The productivity gains possible from mobile and remote working may be desirable to employers, but in some instances there may be a price to pay.
When office workers take advantage of home working options, their bosses inevitably lose a certain degree of control over their staff.
And based upon the findings of a new study, this is encouraging some workers to get into ‘bad’ habits – particularly where dress is concerned.
A study conducted by Wakefield Research on behalf of Citrix found that 25 per cent of people who work from home do so in their pyjamas.
And seven per cent claimed to only wear their underwear – or nothing at all.
Whether or not this has any impact on the performance of employees is debatable – but some critics believe that dressing appropriately for work helps get people into the right state of mind.
Realistically, bosses can have no control over what people wear when they work remotely, and few would wish to intervene in any case.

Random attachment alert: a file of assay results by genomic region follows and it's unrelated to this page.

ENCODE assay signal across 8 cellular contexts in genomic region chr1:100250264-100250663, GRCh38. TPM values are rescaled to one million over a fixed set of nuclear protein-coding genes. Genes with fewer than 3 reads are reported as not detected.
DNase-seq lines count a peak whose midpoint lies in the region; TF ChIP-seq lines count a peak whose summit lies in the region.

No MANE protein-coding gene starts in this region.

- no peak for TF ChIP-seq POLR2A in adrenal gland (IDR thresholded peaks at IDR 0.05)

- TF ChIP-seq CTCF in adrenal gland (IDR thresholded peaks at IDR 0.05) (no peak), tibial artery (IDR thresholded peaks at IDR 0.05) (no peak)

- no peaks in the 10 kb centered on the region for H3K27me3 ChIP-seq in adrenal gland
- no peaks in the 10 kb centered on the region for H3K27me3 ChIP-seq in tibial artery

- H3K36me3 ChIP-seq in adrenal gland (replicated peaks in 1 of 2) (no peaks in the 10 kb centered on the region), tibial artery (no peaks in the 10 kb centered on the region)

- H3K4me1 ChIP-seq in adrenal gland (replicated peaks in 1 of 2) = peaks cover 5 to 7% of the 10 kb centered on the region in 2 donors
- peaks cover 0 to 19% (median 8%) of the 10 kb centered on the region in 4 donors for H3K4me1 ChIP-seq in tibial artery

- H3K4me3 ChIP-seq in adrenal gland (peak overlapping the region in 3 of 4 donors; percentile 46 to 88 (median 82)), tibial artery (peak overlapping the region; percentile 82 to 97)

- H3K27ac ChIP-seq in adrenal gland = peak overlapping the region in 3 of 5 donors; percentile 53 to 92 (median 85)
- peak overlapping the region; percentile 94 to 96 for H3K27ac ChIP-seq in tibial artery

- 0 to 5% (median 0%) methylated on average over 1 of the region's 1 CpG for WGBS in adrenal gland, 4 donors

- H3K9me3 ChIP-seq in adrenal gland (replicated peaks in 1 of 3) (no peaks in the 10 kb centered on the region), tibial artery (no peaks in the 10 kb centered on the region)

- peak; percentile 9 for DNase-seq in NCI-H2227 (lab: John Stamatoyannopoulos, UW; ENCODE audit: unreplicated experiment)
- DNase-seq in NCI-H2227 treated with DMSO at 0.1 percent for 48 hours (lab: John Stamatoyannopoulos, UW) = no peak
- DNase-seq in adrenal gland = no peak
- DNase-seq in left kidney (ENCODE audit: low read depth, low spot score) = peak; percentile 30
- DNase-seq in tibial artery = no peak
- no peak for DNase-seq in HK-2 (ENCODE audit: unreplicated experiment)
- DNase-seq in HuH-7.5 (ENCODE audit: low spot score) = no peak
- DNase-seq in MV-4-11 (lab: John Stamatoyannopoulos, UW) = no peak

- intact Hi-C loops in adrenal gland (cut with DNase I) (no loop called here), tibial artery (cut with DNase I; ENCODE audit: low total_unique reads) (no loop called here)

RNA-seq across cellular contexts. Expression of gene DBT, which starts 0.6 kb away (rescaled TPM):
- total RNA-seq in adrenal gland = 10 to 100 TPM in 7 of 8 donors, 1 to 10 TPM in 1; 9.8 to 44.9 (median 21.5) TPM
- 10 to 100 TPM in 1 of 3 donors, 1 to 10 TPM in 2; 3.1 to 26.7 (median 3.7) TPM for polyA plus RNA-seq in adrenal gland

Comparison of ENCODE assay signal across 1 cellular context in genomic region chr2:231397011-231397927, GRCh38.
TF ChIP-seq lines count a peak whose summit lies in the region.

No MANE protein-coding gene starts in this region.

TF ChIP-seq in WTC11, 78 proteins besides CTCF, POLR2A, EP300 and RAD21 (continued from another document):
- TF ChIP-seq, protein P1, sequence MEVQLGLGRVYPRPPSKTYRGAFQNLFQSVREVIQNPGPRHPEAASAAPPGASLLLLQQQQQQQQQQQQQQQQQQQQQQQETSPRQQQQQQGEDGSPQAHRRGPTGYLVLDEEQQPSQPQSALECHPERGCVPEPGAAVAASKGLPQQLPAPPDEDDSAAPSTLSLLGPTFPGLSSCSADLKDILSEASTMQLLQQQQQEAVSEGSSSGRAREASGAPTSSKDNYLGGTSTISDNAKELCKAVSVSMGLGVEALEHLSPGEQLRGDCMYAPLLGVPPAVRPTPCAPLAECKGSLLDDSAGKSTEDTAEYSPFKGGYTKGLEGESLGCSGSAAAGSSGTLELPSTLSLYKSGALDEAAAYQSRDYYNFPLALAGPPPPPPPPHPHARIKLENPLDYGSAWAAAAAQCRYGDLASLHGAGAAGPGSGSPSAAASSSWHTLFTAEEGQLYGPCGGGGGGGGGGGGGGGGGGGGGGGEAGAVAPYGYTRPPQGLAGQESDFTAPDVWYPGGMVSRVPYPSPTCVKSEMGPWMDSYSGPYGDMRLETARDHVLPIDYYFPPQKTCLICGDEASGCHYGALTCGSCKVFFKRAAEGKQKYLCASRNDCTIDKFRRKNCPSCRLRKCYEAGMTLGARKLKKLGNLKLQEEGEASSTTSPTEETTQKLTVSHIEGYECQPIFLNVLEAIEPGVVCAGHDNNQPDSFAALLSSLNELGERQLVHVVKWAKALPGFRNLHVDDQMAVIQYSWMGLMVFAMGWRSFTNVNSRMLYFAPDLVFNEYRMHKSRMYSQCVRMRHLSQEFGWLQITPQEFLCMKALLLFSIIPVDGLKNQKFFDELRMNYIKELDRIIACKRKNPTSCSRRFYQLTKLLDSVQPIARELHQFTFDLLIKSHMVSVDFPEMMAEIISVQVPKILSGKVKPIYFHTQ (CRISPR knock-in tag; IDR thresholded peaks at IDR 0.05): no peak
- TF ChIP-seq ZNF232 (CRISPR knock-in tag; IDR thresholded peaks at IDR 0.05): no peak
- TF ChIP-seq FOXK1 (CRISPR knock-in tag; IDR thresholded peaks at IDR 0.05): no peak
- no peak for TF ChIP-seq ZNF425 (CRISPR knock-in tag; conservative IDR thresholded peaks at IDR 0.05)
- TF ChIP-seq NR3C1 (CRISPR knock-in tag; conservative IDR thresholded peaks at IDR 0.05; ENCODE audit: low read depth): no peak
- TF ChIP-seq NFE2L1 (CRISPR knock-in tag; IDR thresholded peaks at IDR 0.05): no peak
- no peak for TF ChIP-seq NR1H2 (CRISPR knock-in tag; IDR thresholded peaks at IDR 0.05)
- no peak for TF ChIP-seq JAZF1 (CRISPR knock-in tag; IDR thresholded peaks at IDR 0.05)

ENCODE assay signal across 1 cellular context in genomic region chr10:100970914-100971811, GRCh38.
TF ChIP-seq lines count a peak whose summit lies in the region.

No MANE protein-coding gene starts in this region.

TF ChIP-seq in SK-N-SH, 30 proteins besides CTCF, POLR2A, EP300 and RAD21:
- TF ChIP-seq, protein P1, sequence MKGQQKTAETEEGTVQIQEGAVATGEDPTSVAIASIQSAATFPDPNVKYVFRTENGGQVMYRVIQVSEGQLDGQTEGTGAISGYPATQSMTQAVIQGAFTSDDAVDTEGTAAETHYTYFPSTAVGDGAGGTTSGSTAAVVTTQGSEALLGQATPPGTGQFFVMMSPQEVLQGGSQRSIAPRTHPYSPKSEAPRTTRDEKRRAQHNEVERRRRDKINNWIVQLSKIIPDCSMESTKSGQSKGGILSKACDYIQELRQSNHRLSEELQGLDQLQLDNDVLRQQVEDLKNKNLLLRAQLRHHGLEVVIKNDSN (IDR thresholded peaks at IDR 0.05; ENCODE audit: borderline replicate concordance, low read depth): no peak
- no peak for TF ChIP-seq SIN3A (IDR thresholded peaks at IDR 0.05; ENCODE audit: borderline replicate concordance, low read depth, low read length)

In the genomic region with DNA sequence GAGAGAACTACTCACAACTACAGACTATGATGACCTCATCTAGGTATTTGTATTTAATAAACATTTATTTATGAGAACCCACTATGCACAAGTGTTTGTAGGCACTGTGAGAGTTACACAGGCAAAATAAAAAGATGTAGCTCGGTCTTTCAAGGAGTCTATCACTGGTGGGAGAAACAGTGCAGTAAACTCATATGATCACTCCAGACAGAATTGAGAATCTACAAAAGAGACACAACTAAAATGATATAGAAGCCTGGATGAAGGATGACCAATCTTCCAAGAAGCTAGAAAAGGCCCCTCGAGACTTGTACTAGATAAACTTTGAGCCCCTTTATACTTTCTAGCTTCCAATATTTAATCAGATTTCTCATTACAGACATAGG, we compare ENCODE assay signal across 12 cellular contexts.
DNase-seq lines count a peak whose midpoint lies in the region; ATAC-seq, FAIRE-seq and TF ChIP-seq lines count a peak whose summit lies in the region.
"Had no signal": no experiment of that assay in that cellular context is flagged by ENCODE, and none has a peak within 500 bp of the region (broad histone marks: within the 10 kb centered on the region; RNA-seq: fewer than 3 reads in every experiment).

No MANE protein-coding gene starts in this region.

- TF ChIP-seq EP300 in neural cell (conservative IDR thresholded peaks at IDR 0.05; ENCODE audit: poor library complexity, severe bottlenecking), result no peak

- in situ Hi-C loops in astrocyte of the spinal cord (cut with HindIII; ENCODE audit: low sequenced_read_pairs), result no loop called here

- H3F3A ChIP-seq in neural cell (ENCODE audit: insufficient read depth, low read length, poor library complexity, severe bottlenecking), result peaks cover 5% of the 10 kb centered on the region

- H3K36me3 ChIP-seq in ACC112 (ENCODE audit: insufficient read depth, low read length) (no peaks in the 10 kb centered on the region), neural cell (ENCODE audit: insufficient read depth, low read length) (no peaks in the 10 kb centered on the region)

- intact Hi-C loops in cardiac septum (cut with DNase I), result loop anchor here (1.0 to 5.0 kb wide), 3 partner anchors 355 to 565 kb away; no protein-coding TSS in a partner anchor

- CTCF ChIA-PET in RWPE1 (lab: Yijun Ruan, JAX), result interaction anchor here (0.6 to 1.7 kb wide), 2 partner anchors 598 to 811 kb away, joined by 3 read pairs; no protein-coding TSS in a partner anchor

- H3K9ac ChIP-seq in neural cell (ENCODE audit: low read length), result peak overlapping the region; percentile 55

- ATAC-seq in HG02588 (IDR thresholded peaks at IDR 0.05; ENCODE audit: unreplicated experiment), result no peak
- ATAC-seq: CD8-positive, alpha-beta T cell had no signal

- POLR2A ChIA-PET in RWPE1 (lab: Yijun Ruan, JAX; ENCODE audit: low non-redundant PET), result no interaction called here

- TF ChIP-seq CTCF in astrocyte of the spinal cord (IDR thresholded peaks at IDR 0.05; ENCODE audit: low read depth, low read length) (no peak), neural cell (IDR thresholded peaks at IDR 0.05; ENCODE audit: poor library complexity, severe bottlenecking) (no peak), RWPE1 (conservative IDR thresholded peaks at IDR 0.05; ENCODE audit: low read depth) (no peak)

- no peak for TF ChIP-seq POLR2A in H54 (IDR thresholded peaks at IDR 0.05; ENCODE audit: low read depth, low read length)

The only time an employer may wish to speak to home workers about their choices is if there is a noticeable fall in the volume or quality of work.
So if employees who work in their pyjamas are partial to slipping off upstairs for a two-hour nap in the middle of the day, it may become a concern for their boss.
But otherwise, employers are unlikely to discuss the home set-up of remote workers – instead trusting them to maintain the usual standard of performance.
Should this fall away, the employee is likely to be summoned back into the office fairly quickly.
And then they will have to wear a suit, or their normal work clothing, whether they like it or not.